Community Files: Santa Clara County Provides $ 75,000 to Expand Avenidas’ Rainbow Collective Program | News

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This week, read the latest information on Avenidas’ Rainbow Collective program securing more Santa Clara County funds, Google’s quarter-million dollar grant to JobTrain, and promotions at the county attorney’s office.

Recognizing the need to serve seniors in the LGBTQ + community, the Santa Clara County Board of Supervisors recently approved an additional $ 75,000 to extend Avenidas Rainbow Collective program until June.

“Two years later and the program is thriving,” Santa Clara County Supervisor Joe Simitian said in a statement. Press release of December 14. “The Rainbow Collective has become a trusted community resource helping LGBTQ + seniors connect and access services in their local community.”

The program was offered for the first time in 2019 as a partnership between the county and Avenidas, a Palo Alto-based nonprofit seniors services organization, to fill a service gap in the northern end of the county. A $ 300,000 contract was approved at the end of this year.

The Rainbow Collective launched in early 2020, providing LGBTQ seniors with a variety of services, including opportunities for socialization, education, and case management.

A survey of LGBTQ + adults posted earlier this year identified the 5 most interesting potential activities for this group: access to free movies or other entertainment; safe walking spaces; social and group activities; LGBTQ + specific activities, services and programs; and support with technology.

On December 14, the Board of Directors approved additional funding for the program and extended it to June 30. Thomas Kingery, coordinator of the Rainbow Collective, expressed his gratitude on behalf of the program. “We look forward to continuing and expanding our services in 2022,” Kingery said.

JobTrain, a non-profit organization dedicated to vocational training, career counseling and other employment-based services, has received a grant of $ 250,000 from Google.org, the organization said this morning. week.

The funds are earmarked for the Bay Area’s economic stimulus effort, with a focus on serving the communities of East Palo Alto, Belle Haven and North Fair Oaks, which have high rates of poverty and unemployment students. The Menlo Park-based nonprofit, which serves San Mateo County and neighboring counties, also offers job placement services, quick employment services, and other workforce development programs. work.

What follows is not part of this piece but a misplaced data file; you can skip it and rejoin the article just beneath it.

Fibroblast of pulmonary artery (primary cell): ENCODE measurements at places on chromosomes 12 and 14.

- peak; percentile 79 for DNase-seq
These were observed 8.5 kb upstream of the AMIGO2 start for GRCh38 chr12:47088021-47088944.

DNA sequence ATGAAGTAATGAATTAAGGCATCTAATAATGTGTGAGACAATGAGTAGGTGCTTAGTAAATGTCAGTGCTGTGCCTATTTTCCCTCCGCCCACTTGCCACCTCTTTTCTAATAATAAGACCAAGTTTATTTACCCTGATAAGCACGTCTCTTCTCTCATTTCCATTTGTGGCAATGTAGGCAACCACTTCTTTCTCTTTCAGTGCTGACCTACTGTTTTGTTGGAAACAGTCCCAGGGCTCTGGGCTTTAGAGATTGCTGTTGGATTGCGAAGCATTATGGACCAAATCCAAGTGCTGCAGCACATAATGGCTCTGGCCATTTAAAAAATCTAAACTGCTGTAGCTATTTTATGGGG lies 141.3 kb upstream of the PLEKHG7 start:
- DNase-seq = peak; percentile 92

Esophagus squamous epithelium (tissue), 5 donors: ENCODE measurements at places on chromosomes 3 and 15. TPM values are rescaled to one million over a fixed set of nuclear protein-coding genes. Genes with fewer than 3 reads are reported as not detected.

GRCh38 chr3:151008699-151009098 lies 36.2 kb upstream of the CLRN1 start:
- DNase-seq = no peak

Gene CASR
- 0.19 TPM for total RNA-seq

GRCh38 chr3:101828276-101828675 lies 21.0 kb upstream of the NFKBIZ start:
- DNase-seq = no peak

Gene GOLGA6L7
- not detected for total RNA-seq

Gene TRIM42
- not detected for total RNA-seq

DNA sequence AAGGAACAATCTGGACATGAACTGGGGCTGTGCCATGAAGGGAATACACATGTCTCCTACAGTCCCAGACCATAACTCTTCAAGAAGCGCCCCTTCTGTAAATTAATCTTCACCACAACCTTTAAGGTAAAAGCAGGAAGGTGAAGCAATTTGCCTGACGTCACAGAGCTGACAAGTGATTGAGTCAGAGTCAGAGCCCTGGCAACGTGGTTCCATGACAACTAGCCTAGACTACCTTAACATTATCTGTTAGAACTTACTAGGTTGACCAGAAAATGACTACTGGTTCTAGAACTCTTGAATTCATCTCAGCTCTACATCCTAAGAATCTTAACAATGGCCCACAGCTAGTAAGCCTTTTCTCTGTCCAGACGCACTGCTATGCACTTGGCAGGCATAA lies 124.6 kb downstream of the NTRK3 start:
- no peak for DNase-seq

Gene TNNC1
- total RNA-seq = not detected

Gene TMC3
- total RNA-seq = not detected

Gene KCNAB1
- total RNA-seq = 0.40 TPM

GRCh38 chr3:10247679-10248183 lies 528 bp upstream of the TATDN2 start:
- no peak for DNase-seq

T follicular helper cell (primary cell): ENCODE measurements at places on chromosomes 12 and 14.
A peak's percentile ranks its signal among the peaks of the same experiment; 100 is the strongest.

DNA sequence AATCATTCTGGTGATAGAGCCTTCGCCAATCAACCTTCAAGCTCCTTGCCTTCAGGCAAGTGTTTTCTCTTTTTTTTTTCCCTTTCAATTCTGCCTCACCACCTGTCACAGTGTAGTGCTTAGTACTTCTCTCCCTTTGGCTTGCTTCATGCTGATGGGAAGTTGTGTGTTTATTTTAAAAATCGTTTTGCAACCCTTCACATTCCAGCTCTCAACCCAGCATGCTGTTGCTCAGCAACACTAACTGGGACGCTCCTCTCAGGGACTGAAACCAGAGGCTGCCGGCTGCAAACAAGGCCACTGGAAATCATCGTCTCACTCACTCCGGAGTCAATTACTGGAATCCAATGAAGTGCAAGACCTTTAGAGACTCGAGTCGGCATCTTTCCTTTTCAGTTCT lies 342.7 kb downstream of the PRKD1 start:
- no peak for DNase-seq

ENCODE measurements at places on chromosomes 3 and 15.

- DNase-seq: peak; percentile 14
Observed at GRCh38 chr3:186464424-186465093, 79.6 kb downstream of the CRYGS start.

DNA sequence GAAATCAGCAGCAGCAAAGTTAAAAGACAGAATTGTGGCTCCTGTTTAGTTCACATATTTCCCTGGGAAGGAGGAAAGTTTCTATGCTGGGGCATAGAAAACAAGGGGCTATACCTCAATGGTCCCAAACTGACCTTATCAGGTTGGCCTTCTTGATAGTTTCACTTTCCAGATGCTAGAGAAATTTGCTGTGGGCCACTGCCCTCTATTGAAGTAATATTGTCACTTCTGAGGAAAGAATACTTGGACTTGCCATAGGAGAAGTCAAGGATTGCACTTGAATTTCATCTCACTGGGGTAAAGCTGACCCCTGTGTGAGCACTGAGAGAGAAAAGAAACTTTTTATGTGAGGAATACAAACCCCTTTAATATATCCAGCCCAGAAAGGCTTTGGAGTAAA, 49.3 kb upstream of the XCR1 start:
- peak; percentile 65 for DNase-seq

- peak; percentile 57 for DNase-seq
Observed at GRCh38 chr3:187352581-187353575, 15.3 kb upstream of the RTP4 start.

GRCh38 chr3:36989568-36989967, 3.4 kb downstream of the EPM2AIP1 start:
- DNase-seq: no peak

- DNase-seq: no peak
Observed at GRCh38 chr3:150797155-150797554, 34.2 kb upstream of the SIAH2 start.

“This quarter of a million dollar grant will help JobTrain continue our work of providing people with access to well-paying jobs and will also help them grow and achieve full economic mobility into new careers.” , JobTrain CEO Barrie Hathaway said in a December 20 press release. . “We are grateful for the support of Google.org.”

The funds are coming amid the COVID-19 pandemic, which has widened the gap between low-income and high-income communities, a reality that is all too true in Silicon Valley.

“We are all looking to adapt to the challenges caused by the pandemic, and at Google that includes finding opportunities to help our hometown communities recover,” said Kristin Reinke, Google vice president of finance, in the press release. “We are grateful for the work JobTrain is doing to connect job seekers with jobs in the Bay Area, and proud to be a part of it.”

The Santa Clara County District Attorney’s Office now has three women as assistant prosecutors, a first in the office’s history. The promotion of prosecutor Angela Bernhard to the post of assistant prosecutor comes almost 25 years after she started working for the office.

Bernhard joins a team of six deputy prosecutors, half of whom are now women, according to a December 21 press release. They are all part of District Attorney Jeff Rosen’s “inner circle”, made up of legal advisers and experts.

“Angela has pursued our public safety mission with unwavering dedication, the deepest empathy for victims and an unwavering sense of fairness,” Rosen said in the statement. “She is a powerful and inspiring leader. She is the kind of public servant that our community and I are fortunate enough to count on for the most demanding jobs – the safety of our families and friends.

Bernhard previously served as the office’s deputy chief, a position that was given to prosecutor Daniel Okonkwo, a Stanford law graduate who has worked in the office for more than 27 years. Okonkwo’s promotion makes him the first African American to hold the post, marking another milestone for the office. The first trial assistant is responsible for the management and supervision of criminal trials. The executive management position also involves being the liaison between the district attorney’s office and judges and law enforcement.

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